Yes, Joe, there is a Flo. She exists as certainly as love and generos…….. Never mind. That last sentence resides in the catalogue of personally selected great sentences that exists in my mind. One or more of those will come roaring out of that dusty old vault almost every time I sit down to write something. This one is from an 1897 editorial in the New York Sun. / I could have used some derivation on this particular sentence a hundred times in my writings but I haven’t yet.
Anyway, Joe. There was a Flo and a Carla and a Sally and countless others that served as cocktail waitresses in the places I worked. The Flo in my story is kind of an amalgamation of several waitresses that I knew. I worked with the the real Flo at a bar and restaurant called the 500 club on the ground floor of the Essex House Hotel at the corner of Pennsylvania and (I think) Vermont streets in downtown Indianapolis. She was the consummate server of alcohol; taking pride in her job, polite and attentive to her customers and always crisply dressed, not overdone or gaudy. She could always be counted on to show up for her shift, unlike some of the others that I worked with. She took a minimal number of breaks in the evening although being somewhat older than me (I was 27 at the time), her feet had to hurt after a 10 hour shift. She took a Cab to and from work which always amazed me.She didn’t talk much about her personal life although I knew she had a child and somewhere in her life she had been married but the outcome of that had apparently not been good, leaving her wary of relationships. She telegraphed that feeling to her customers in such a way that they respected her and her job.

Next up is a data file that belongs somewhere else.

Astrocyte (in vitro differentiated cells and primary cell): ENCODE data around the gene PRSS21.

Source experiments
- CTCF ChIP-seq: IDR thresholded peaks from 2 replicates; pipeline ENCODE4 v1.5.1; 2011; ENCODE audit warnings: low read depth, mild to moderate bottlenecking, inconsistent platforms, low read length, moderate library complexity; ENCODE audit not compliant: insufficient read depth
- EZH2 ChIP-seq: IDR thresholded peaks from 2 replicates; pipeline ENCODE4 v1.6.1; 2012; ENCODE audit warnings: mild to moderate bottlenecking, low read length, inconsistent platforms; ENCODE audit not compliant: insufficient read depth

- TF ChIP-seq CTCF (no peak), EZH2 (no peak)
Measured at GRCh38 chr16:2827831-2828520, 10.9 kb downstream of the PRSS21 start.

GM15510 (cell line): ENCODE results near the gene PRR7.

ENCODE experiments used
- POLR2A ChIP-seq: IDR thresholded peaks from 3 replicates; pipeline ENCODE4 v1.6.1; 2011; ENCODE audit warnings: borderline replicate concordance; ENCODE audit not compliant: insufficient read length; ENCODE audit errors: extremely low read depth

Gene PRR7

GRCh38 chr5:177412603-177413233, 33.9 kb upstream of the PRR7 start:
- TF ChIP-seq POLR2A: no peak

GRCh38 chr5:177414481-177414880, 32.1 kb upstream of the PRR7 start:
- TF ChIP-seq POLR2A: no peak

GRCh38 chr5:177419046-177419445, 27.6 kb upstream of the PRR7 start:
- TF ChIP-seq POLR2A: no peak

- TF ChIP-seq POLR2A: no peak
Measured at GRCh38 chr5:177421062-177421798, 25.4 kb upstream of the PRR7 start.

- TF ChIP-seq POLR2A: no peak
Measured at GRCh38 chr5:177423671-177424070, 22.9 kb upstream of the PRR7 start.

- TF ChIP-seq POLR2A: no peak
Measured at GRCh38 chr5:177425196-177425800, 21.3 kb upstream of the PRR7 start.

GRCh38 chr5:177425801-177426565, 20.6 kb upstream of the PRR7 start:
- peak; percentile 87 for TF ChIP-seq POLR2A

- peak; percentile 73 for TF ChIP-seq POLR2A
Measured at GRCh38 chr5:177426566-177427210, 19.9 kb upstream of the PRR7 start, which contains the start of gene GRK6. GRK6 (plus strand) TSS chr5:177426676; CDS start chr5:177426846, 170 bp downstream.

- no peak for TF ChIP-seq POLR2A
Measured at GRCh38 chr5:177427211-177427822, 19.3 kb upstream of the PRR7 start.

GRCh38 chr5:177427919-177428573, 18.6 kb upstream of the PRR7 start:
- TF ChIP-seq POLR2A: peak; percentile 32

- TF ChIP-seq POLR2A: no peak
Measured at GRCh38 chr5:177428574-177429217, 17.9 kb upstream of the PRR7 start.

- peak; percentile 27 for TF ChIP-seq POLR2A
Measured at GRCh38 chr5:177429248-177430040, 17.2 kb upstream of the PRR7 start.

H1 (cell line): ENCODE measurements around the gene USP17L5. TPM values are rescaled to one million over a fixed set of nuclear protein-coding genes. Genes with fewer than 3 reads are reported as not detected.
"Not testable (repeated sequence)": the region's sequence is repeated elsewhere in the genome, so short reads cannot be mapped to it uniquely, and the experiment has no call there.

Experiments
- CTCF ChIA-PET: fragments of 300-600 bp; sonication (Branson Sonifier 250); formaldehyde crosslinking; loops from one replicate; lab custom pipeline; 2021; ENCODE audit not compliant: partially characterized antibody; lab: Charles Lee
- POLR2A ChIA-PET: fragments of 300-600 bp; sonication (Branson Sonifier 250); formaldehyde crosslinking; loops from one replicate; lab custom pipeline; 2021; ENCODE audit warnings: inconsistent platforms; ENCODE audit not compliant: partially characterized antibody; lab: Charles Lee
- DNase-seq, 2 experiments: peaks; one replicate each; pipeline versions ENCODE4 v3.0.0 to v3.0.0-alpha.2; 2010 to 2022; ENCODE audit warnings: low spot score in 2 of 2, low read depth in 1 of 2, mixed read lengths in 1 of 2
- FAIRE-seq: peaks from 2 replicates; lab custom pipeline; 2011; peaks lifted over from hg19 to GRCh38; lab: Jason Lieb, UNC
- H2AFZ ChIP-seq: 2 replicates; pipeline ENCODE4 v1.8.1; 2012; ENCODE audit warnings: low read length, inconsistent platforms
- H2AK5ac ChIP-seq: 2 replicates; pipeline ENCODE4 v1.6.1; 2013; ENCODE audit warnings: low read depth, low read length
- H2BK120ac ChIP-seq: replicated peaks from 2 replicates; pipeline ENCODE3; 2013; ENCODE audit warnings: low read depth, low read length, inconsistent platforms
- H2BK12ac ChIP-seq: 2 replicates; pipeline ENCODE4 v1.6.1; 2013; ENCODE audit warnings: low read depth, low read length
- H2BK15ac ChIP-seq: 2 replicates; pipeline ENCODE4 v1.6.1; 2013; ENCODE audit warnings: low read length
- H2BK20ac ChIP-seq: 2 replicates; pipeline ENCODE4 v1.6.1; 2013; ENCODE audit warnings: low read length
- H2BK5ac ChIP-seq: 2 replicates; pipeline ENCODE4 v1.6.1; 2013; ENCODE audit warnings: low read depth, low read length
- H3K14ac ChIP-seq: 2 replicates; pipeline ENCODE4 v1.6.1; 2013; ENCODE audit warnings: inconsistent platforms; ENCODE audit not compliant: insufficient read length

Not so the waitress who took all the breaks. Her name was Shirley and according to Carl, the guy I shared the night shift with (we took alternating nights), she was also a prostitute which explained all the breaks. After he told me this, I was fascinated by her and also, still being fresh out of Loogootee, Indiana, a little bit scared of her. When she’d come to the service bar to place an order, I would take sneak surreptitious looks at her (without looking her in the eye) to see if she looked any different than she had before her last break. Sweet Jesus. a real, live prostitute. My mother would have had a cow.
Her boyfriend(??) would come in a couple of nights a week and get money from her, further cementing her status in my mind and also keeping me on the alert. As I recall, she didn’t last very long; the Essex House was a reputable, staunchly conservative place of business and if she really was a prostitute, the management would not have put up with that.
The encounter with the Insurance man took place in the bar in the Atkinson Hotel, a real boutique Hotel. It is now the Omni Hotel at the corner of Illinois and Georgia streets. Mr. Atkinson was one of the movers and shakers in Indianapolis at that time and I think played a large part in the convention center being where it is today.
Incidentally, the insurance man not only told me about collectibles, he also told me to invest in rental property, one of the more inopportune suggestions that I took to heart in my life. That was and still is, a disaster. I will say, however, that if I am ever to write the great American Novel, it will come from the adventures we had in dealing with the myriad of renters we had over the years.
Lastly, Even though it’s not Christmas, I think everyone should read that 1897 editorial You can find it at: